Upcoming Qld Treasury post-Budget briefing on Qld’s economic outlook

Today is National Accounts day, one of those four glorious days each year on which we receive the latest quarterly GDP figures for the national economy, this time for the March quarter. Alas, based on the partial indicators such as construction activity and net exports, economists are expecting a pretty discouraging result today (e.g. see ABC News coverage). This will add to growing concerns about the outlook for the Australian economy over the next twelve months. Given our booming tourism sector and strong resources sector exports, Queensland’s economic outlook is much better than the rest of Australia’s at the moment, in my view. Certainly the last set of Queensland State Accounts data for December quarter 2016 had the Queensland economy overall now growing at a healthy rate and faster than the rest of Australia’s (see chart below).

Qld_v_ROA_Dec16

But will the Queensland economy continue to grow at a healthy rate over 2017-18? Someone well placed to offer a view is Greg Uptin, who is in charge of forecasting the State economy at Queensland Treasury, and who will be presenting to the Economic Society of Australia (Qld), of which I am the Secretary, on Wednesday 21 June:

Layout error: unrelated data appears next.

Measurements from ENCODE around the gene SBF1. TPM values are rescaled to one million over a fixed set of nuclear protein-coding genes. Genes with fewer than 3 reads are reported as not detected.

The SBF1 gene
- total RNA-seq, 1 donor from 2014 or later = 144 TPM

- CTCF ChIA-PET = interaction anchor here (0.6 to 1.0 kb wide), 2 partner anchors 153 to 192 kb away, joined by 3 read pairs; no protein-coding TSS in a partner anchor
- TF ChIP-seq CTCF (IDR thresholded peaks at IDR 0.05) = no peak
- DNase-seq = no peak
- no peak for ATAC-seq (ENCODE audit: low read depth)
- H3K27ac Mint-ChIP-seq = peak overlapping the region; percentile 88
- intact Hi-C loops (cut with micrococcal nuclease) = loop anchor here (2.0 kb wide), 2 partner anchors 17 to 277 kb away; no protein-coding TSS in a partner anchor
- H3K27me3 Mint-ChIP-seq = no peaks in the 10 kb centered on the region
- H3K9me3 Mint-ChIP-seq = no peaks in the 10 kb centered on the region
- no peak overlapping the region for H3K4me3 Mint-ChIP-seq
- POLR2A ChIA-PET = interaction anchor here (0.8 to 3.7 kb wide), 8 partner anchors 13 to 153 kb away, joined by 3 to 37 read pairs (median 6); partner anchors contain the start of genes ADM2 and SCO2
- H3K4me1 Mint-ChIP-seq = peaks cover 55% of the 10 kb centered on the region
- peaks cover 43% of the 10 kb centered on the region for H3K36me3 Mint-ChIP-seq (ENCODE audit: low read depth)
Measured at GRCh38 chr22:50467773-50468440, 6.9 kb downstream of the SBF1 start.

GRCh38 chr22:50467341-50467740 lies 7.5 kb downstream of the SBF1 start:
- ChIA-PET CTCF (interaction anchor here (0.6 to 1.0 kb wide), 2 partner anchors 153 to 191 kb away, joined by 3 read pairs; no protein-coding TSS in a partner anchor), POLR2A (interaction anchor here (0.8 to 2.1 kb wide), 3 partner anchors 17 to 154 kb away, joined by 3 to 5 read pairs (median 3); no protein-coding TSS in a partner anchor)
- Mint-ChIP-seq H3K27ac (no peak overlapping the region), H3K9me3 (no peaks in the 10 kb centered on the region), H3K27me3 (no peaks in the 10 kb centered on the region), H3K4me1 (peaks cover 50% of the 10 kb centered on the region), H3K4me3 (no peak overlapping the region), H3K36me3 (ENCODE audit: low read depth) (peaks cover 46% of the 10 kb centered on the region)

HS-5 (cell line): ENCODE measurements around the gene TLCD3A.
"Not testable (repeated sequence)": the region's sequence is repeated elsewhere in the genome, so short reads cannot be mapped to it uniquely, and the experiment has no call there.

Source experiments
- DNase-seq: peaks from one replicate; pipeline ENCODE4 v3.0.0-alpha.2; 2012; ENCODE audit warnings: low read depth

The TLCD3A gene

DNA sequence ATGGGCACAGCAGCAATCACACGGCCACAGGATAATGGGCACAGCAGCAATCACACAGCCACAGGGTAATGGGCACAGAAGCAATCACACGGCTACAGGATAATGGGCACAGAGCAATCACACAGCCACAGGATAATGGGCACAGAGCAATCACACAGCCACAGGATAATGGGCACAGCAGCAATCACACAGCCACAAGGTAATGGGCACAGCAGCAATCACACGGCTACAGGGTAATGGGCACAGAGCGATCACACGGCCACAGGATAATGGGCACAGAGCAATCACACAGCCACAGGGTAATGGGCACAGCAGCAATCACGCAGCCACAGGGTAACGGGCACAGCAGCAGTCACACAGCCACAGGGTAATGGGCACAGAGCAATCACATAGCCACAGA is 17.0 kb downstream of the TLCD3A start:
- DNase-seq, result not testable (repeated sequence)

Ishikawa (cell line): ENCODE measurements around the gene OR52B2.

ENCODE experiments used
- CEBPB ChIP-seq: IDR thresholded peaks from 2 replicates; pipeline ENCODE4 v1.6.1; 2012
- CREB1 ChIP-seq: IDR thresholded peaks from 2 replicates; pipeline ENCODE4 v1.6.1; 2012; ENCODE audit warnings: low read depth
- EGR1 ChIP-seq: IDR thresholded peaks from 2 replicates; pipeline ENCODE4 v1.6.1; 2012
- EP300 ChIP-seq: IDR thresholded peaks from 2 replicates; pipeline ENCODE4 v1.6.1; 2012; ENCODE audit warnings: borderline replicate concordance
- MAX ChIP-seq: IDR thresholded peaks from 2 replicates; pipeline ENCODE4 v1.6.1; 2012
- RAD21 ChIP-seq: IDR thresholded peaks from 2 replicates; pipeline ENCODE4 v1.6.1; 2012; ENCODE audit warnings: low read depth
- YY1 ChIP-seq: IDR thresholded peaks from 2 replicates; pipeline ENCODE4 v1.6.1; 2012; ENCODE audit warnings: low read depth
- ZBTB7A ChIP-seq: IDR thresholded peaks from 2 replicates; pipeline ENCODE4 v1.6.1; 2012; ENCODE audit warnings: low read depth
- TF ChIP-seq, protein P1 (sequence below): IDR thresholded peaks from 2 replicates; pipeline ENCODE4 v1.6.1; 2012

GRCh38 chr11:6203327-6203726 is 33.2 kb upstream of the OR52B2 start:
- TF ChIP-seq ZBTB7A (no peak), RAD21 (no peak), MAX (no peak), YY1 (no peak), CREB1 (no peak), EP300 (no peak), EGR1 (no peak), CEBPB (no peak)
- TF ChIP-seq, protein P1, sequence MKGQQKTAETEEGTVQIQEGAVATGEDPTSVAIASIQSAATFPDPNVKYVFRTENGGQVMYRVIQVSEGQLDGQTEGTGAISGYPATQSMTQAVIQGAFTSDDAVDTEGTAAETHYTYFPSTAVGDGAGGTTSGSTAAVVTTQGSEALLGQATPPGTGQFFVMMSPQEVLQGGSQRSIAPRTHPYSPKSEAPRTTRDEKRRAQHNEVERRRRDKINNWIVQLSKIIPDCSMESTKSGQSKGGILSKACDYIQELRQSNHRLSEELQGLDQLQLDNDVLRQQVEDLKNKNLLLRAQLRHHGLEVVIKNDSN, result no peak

2017 Post-Budget Briefing on the Economic Forecasts by Queensland Treasury

If you’re interested in the outlook for the Queensland economy, then I highly recommend you attend this lunchtime event, which is being held at ShineWing Australia at their Riparian Plaza offices on Eagle St, Brisbane.

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2 Responses to Upcoming Qld Treasury post-Budget briefing on Qld’s economic outlook

  1. Russell Rogers says:

    Gene, Good to hear and see positive news for our economy.
    Will you be providing a summary of the Economic Forecast?
    If the Carmichael mine and railway does go ahead that will also give a sharp boost the the economy. It will see areas such as Rocky, Mackay, Whitsundays and even Townsville pick up some much needed confidence through jobs, positive migration and service businesses. Brisbane would also benefit.
    It would be interesting to know how much of the construction cost is spend locally and in Australia. I guess this is in their submission documents.

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